A different variation on the herbarium theme is Tracey Bush’s Nine Wild Plants (2006), a project she began by asking friends to each name ten wild plants.  Several had trouble coming up with ten so that’s why her book has nine “specimens” of the plants they mentioned most often, including, of course, the dandelion.  The specimens are really paper cutouts that resemble the form of flattened plants, but are cut from food wrappers.  Bush’s message is that today people can much more easily identify convenience foods such as candy and cereal by their containers than they can common plants.  In the Green Leaf exhibit and book, several of the specimens are juxtaposed with 19th-century specimens of the same species, reflecting a time when the plants themselves were familiar.  Bush’s work also relates to that of a 19th-century woman identified only as Ellen W., who created elaborate flower cutouts mounted on black paper, similar to the work of Mary Delany in the 18th century.  It was a pleasure to leaf through Ellen’s amazing pieces and get a sense of just how much observation had to go into creating such life-like work, to say nothing of the delicate cutting involved.  Some of the tiny flower parts are less than a millimeter long.  (Yes, I mean millimeter.)

After my time at Yale and a visit with family in Connecticut, I headed south, stopping at New York Botanical Garden to spend a day looking at one of the treasures in their Mertz Library.  Catalogus plantarum flore, polypetalo regulari is an unattributed herbarium probably from Portugal and dating from somewhere between 1660 and 1753.  The latter date is surmised from the fact that taxonomic references are to botanists earlier than Linnaeus.  The pages are unbound.  They are beautifully conserved in acid free paper folders and organized by present-day taxonomic families, with the family folders then stored in boxes alphabetically.  Susan Fraser, the director of the library, told me that they have been loose like this since she arrived at the library 34 years ago.  More recently Olga Marder and Kelsey Osborn conserved the collection as it is now stored.  I suspect that it may be composed of more than one collection, or at least that the sheets were created at different times.  The taxonomic sorting may have destroyed some other order produced by the maker(s) or earlier owners.  In the article “Leaves on the Loose,” which Fraser shared with me, Alette Fleischer (2017) writes that often when old herbaria were unbound they lost a great deal of their history as the sheets were reshuffled, and this seems true here.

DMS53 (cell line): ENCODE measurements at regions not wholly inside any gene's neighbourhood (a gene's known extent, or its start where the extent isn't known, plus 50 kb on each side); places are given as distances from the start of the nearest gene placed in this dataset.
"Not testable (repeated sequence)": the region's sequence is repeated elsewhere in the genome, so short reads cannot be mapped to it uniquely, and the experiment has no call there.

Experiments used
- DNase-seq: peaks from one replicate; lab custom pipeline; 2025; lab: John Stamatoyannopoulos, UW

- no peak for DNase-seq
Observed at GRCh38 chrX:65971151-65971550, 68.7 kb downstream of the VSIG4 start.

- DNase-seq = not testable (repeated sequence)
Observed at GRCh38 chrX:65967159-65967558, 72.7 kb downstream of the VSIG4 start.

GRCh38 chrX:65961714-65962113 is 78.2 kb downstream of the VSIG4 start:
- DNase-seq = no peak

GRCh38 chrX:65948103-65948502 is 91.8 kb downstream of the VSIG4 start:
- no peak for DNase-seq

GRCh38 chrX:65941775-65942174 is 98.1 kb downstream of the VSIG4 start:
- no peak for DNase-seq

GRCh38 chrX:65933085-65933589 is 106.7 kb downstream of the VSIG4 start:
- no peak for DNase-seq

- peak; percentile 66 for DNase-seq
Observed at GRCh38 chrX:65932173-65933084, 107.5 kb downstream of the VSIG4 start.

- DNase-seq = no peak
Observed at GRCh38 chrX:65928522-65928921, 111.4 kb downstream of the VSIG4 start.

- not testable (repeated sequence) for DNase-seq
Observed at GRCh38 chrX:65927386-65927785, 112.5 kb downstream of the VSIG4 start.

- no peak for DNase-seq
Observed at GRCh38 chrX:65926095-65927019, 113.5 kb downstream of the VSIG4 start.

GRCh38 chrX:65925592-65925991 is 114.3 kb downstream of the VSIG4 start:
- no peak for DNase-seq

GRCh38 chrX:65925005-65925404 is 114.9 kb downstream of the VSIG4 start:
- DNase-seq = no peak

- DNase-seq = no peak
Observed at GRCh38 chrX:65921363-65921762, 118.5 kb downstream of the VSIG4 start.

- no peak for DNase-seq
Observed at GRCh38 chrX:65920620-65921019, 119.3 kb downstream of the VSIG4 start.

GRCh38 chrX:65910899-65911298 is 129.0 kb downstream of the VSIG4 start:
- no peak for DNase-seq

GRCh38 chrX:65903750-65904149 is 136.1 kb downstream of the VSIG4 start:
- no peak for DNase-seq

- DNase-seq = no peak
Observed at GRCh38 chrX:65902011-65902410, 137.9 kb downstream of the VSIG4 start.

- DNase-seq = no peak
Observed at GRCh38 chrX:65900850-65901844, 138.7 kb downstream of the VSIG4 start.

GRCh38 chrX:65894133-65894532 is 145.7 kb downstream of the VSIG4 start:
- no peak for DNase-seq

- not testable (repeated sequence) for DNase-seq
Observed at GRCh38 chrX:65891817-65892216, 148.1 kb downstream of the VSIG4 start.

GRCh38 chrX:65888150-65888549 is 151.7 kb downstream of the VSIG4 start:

Despite this, it is an amazing collection to examine.  I only had time to examine half of the pages, but still got a sense of its richness.  The labels (see images) vary, with some of them extremely elaborate and overwhelming the specimen.   There is one case where the flower is pressed, but it is surrounded by leaves that have been painted in watercolor.  There are also 40 watercolors in the collection.  I can’t wait to go back to NY and visit it again.


Donald, D., & Munro, J. (2009). Endless Forms: Charles Darwin, Natural Science and the Visual Arts. New Haven, CT: Yale University Press.

Fairman, E. R. (Ed.). (2014). Of Green Leaf, Bird, and Flower: Artist’s Books and the Natural World. New Haven, CT: Yale University Press.

Fleischer, A. (2017). Leaves on the loose: The changing nature of archiving plants and botanical knowledge. Journal of Early Modern Studies, 6(1), 117–135.

Laird, M., & Weisberg-Roberts, A. (2009). Mrs. Delany and Her Circle. New Haven, CT: Yale University Press.

On the Road, Learning about Herbaria: The ESN

Diagram of an Extended Specimen Network (ESN) from Extending U.S. Biodiversity Collections to Promote Research and Education

This post continues my report on the Digital Data Biodiversity Research Conference held at Yale University in June (see 1,2).  Digitizing the nation’s millions of natural history specimens is a massive undertaking.  iDigBio is the National Resource for Advancing Digitization of Biodiversity Collections (ADBC) funded by the National Science Foundation.  As the iDigBio website notes:  “Through ADBC, data and images for millions of biological specimens are being made available in electronic format for the research community, government agencies, students, educators, and the general public.”  Under this umbrella there have been a number of other projects including the TCNs or Thematic Collection Networks, through which particular types of collections were digitized with a focus on research questions that could be answered by the digitized data.  For example, there was one on insect herbivores, their parasitoids, and their host plants.